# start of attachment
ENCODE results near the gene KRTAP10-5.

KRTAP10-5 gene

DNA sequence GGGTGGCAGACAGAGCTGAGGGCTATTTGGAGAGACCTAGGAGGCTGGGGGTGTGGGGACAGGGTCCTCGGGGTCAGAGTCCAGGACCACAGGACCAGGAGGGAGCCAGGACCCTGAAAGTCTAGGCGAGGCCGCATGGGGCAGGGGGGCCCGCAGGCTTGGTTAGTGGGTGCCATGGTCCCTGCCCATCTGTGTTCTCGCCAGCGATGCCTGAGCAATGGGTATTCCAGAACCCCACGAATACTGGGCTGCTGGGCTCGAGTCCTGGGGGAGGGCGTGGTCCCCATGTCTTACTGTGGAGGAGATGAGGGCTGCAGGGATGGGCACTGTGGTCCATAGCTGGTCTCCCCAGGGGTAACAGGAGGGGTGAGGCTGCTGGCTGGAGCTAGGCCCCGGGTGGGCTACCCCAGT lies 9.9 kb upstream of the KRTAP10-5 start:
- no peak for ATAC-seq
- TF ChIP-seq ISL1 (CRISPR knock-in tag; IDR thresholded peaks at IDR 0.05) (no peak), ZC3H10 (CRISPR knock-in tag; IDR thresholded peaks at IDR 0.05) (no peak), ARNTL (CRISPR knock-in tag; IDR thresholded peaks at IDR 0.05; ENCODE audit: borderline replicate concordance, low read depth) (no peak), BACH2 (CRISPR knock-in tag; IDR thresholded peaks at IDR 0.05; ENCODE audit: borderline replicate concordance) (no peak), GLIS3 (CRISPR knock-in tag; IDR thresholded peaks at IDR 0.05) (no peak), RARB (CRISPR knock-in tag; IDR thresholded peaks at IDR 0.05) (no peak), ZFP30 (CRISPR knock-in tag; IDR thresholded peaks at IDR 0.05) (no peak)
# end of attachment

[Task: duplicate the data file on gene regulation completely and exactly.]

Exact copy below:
ENCODE results near the gene KRTAP10-5.

KRTAP10-5 gene

DNA sequence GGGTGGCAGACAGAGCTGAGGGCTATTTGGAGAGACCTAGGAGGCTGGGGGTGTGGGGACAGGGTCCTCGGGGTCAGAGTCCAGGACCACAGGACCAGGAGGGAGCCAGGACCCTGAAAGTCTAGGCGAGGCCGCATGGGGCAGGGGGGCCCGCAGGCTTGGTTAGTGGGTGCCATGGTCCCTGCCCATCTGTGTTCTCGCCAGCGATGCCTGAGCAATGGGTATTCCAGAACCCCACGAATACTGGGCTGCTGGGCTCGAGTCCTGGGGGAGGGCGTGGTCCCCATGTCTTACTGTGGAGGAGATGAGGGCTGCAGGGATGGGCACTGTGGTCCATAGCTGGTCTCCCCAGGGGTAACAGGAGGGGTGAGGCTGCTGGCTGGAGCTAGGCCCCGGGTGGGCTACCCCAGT lies 9.9 kb upstream of the KRTAP10-5 start:
- no peak for ATAC-seq
- TF ChIP-seq ISL1 (CRISPR knock-in tag; IDR thresholded peaks at IDR 0.05) (no peak), ZC3H10 (CRISPR knock-in tag; IDR thresholded peaks at IDR 0.05) (no peak), ARNTL (CRISPR knock-in tag; IDR thresholded peaks at IDR 0.05; ENCODE audit: borderline replicate concordance, low read depth) (no peak), BACH2 (CRISPR knock-in tag; IDR thresholded peaks at IDR 0.05; ENCODE audit: borderline replicate concordance) (no peak), GLIS3 (CRISPR knock-in tag; IDR thresholded peaks at IDR 0.05) (no peak), RARB (CRISPR knock-in tag; IDR thresholded peaks at IDR 0.05) (no peak), ZFP30 (CRISPR knock-in tag; IDR thresholded peaks at IDR 0.05) (no peak)